Psychology of honour killings


This article explores the psychology of honour killings- killings in which a family kills one of their own for bringing ‘shame’ and ‘dishonour’ to the family.

Mostly, it’s the young women (with 23 being the worldwide average age) who’re the victims of honour killings and this practice, though more common in some cultures compared to others, is universally reported.

Honour killings are an evolutionary puzzle

Why would a family that invests so much in the nurturing and raising of its own female young resort to killing her for the seemingly abstract concept of ‘honour’?

Families evolved to better the chances of survival and reproduction of the family members so it makes no sense to kill someone that’s closely related to you genetically. 

Like infanticide, many people have found it hard to wrap their heads around the phenomenon of honour killings and have ended up blaming culture or a lack of education. But since honour killings are not culture-specific, the issue seems to run deeper.

Qandeel Baloch
Qandeel Baloch (age 26) was killed by her own brother in 2016. According to her mother, the killer brother was being taunted by his friends over Qandeel bringing dishonour to their family.

Suppression of female sexuality gone too far

Let’s first look at how exactly do women who’re victims of honour killings bring ‘shame’ and ‘dishonour’ to their families?

The reasons why women are killed for ‘honour’ are many, ranging from falling in love with a person whom their families didn’t approve of to being victims of rape. All the reasons, however, can be broadly grouped under one head- sexual impropriety.

When women are perceived to behave in sexually improper ways they’re accused of destroying the family’s honour, which then leads to honour killings.

Honour killing, therefore, is a way that families use to restore their honour. They send a clear message to their community that they do not approve of such behaviour.

Honour killings are basically suppression of female sexuality gone too far. In my article about the suppression of female sexuality, I discussed how this suppression is mostly an attempt by women to increase the exchange value of female sexuality.

Long story short, it’s in the reproductive interests of women to suppress female sexuality because it’s more valued than male sexuality. If women offer sex more freely, then the value the average women gets out of it will be low. Hence the need to suppress or restrict it to increases its value.

Though it’s usually men who commit the actual gruesome act of killing, honour killings are essentially a family conspiracy with the active involvement of women.

In the words of Phyllis Chesler, who has studied the topic of honour killings comprehensively, “Women play a very active role in honour-based femicide, both by spreading the gossip underlying such murders and by acting as conspirator accomplices in the honour killings of female relatives.”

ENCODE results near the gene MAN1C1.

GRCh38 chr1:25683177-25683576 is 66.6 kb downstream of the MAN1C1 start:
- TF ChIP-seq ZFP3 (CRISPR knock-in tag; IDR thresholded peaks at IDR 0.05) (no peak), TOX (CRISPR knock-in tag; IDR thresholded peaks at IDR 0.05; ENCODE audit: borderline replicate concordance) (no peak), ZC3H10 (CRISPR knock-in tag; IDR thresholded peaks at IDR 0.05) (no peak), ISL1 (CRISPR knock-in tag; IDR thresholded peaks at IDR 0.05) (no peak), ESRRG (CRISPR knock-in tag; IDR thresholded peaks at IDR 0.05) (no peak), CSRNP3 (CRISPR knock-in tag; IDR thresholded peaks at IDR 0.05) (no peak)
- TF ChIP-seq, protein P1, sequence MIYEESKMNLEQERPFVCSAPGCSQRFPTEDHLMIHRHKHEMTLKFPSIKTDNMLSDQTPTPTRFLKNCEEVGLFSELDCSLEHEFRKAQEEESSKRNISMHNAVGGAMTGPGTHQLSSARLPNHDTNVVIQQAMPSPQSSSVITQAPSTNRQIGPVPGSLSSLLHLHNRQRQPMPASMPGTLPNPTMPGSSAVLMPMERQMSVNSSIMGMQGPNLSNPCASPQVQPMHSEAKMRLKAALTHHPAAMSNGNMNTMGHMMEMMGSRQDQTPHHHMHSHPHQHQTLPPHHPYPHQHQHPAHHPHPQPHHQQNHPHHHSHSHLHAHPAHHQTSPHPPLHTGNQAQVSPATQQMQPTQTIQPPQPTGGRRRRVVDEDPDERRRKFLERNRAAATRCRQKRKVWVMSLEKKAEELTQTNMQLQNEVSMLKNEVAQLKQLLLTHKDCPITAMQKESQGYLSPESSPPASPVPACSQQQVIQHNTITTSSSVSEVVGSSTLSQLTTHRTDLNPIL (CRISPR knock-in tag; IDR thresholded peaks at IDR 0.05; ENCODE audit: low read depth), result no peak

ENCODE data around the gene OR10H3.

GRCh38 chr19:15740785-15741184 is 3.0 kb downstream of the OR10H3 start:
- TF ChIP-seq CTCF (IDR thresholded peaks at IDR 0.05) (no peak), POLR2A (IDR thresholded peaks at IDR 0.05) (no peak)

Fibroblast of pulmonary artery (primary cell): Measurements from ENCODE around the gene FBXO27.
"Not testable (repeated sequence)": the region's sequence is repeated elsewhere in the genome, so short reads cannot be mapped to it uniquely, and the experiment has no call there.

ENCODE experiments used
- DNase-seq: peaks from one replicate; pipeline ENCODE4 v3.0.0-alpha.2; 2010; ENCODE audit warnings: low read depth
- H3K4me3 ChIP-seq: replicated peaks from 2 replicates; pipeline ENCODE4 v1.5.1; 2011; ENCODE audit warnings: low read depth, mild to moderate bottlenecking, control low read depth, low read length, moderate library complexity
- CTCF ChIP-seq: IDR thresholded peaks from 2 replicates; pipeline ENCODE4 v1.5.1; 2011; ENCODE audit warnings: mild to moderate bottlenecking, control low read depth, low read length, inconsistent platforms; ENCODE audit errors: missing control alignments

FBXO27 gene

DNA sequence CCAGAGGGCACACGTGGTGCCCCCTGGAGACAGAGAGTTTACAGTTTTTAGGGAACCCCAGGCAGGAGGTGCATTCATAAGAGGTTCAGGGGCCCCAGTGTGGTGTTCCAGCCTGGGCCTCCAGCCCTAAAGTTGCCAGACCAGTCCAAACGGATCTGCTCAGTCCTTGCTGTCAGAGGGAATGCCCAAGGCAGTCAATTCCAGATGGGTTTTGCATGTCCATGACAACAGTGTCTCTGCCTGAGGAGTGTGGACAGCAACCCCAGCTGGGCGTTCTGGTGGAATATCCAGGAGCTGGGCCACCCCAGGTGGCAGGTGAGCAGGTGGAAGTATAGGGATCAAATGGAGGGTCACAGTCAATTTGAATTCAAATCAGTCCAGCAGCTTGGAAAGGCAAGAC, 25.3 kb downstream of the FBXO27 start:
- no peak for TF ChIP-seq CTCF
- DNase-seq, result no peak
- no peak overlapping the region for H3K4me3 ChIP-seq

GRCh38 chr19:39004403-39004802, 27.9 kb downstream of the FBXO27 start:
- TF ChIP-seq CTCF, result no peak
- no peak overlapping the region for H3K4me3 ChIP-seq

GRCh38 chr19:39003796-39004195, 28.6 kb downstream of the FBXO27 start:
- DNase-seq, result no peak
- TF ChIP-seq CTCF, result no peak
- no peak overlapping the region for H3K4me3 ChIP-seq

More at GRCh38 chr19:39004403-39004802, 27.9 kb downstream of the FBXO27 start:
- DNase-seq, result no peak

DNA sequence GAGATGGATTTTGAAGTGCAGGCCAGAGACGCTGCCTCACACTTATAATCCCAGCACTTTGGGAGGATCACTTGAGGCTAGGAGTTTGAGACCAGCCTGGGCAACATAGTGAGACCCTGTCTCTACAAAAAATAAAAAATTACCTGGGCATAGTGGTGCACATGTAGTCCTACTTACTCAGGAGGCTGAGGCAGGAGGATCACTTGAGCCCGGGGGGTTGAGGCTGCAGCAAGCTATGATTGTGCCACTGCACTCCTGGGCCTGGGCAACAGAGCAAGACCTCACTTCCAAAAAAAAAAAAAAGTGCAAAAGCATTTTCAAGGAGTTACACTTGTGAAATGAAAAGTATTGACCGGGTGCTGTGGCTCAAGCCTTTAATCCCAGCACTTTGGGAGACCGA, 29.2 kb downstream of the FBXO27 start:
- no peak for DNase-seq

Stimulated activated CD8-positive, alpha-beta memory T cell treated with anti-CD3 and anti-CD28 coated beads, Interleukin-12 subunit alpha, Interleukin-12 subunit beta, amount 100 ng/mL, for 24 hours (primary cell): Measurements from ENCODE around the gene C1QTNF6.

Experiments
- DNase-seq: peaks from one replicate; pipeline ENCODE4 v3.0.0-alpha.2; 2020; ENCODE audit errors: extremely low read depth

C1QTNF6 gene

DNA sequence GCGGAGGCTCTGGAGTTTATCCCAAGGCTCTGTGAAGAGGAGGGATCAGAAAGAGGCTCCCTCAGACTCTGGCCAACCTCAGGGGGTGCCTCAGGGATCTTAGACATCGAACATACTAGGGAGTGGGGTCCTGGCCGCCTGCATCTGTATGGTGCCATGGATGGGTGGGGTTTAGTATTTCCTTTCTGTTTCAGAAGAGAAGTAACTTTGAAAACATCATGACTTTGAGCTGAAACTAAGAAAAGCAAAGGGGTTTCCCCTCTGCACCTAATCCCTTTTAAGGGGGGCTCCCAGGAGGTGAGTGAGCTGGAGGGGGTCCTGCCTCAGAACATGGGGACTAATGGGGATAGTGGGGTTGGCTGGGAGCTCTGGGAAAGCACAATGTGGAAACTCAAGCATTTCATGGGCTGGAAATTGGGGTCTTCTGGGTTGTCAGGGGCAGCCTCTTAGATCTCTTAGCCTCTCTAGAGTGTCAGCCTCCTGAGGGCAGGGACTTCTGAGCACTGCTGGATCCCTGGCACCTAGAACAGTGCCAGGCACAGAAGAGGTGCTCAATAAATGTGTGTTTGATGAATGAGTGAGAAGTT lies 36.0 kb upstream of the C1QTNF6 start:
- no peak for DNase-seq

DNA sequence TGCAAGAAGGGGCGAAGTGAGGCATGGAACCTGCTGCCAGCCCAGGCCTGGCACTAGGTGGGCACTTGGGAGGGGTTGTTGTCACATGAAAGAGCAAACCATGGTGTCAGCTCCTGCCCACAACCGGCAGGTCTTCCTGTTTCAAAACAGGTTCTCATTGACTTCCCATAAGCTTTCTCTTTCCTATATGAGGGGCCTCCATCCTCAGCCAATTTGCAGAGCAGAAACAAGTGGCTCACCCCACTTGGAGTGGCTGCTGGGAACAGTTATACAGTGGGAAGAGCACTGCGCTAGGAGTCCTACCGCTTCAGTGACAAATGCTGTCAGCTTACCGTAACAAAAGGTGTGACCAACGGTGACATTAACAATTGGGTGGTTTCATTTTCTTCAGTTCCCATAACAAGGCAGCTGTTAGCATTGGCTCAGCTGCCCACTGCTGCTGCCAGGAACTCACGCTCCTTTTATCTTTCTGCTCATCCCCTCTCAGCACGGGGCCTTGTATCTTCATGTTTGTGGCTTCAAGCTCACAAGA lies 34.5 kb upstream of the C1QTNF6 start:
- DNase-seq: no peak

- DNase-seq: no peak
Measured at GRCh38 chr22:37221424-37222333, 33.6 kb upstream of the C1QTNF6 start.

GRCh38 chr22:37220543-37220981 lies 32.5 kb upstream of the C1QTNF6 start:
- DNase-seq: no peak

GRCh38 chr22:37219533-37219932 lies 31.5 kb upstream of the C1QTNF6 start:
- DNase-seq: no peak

Family before the family member

The important question that needs answering at this point is, “Why do ‘dishonoured’ families feel the need to ‘restore their honour’?”

The short answer is: To ensure their survival and reproductive success.

Our ancestors relied heavily on their communities for their survival and reproductive success. That’s why we have psychological mechanisms that make us seek the approval of our peers and stay in their good books, especially in the good books of those who have a lot to offer us (think of a subordinate flattering a superior in a corporate setting).

So, when a family loses its ‘honour’, it loses more than just honour. The family member who dishonours the family threatens the survival and reproductive success of the entire family by her sexually improper behaviour.

The dishonoured family risks being ostracized by their community. Parents, especially in the collectivist third-world cultures, don’t prefer marrying their sons and daughters into dishonourable families.

So if a woman brings dishonour to her family, she threatens the reproductive success of her siblings and cousins. So she becomes a sort of a threat to the entire family.

Therefore, the family decides it’s better to do away with one family member who has the potential to ruin the chances of reproduction of the entire family.

This is why you’ll almost never hear of honour killing happening in the family of only one child. If the only child in the family is honour-killed, there will be no one to carry forward the parent’s genes to the succeeding generations. 

So, while the grandparents, uncles, aunts, and cousins may approve of killing the only child, the direct parents will be strongly opposed to it. The reproductive costs for them would be too high in such a case.

But when the parents have more than one child, offing one who dishonours the family ensures that the others can successfully pass on the family’s genes. So they have no trouble killing someone they spent so much time and resources on because the reproductive benefits committing the act are higher overall.